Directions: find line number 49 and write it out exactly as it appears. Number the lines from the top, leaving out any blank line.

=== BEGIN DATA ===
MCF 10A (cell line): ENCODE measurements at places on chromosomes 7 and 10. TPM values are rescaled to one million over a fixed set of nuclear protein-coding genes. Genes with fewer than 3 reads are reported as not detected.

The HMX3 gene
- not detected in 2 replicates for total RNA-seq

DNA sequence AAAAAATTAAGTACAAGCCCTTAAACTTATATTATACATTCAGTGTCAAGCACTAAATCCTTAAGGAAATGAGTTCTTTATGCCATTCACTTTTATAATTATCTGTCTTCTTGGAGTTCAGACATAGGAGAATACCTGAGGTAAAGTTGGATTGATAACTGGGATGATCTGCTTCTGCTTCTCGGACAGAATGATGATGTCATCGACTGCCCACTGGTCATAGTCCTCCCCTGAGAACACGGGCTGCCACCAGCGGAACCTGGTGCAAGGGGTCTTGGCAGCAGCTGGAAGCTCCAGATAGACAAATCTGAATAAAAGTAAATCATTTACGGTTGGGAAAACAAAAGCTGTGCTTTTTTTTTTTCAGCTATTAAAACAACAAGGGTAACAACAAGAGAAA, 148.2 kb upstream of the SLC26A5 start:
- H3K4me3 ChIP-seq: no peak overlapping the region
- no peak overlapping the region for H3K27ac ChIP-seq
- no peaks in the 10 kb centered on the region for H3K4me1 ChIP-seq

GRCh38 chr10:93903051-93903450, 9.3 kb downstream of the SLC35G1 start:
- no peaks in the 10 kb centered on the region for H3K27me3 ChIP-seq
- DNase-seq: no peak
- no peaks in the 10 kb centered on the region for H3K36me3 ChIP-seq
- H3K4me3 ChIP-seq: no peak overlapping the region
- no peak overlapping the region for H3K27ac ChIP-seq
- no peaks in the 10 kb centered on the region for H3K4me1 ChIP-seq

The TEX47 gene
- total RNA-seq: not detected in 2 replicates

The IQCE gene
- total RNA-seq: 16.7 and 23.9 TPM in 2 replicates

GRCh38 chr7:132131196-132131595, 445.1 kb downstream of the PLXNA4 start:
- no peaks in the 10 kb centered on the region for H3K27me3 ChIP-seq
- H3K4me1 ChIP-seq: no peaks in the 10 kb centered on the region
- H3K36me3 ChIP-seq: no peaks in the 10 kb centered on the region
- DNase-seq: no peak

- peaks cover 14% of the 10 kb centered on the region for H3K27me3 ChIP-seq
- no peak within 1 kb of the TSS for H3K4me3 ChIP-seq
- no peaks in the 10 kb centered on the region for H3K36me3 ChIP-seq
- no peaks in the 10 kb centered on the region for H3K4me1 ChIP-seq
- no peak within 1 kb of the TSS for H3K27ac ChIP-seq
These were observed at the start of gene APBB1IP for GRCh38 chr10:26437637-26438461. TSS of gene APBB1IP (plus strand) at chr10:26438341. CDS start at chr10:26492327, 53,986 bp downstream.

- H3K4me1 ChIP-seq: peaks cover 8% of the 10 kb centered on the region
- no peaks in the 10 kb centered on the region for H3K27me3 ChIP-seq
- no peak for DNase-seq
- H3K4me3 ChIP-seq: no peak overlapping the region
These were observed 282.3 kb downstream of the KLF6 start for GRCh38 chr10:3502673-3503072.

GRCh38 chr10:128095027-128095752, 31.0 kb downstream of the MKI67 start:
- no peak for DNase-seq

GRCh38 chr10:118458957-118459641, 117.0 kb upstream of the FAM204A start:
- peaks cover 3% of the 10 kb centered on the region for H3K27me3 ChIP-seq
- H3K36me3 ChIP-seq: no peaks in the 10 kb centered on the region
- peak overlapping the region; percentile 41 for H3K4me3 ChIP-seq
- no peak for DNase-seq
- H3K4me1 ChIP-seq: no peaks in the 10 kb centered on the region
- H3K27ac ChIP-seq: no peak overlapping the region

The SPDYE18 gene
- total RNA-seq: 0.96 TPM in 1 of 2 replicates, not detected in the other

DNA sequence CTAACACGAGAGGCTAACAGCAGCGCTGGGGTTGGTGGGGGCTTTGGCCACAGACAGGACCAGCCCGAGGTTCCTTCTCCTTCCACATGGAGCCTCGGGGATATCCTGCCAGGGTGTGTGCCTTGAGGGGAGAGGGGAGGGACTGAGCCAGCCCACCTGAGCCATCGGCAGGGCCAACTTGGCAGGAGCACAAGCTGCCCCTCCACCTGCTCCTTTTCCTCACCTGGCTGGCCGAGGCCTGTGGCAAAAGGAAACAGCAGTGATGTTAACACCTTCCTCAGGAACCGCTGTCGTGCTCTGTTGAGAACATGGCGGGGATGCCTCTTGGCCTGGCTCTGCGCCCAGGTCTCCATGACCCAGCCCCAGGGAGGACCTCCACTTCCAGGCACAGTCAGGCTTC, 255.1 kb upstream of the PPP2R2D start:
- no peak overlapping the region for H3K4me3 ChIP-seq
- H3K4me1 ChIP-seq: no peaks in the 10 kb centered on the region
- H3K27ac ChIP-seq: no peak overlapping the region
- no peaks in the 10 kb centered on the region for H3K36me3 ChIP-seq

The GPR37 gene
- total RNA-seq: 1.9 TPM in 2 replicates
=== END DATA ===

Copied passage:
- H3K27ac ChIP-seq: no peak overlapping the region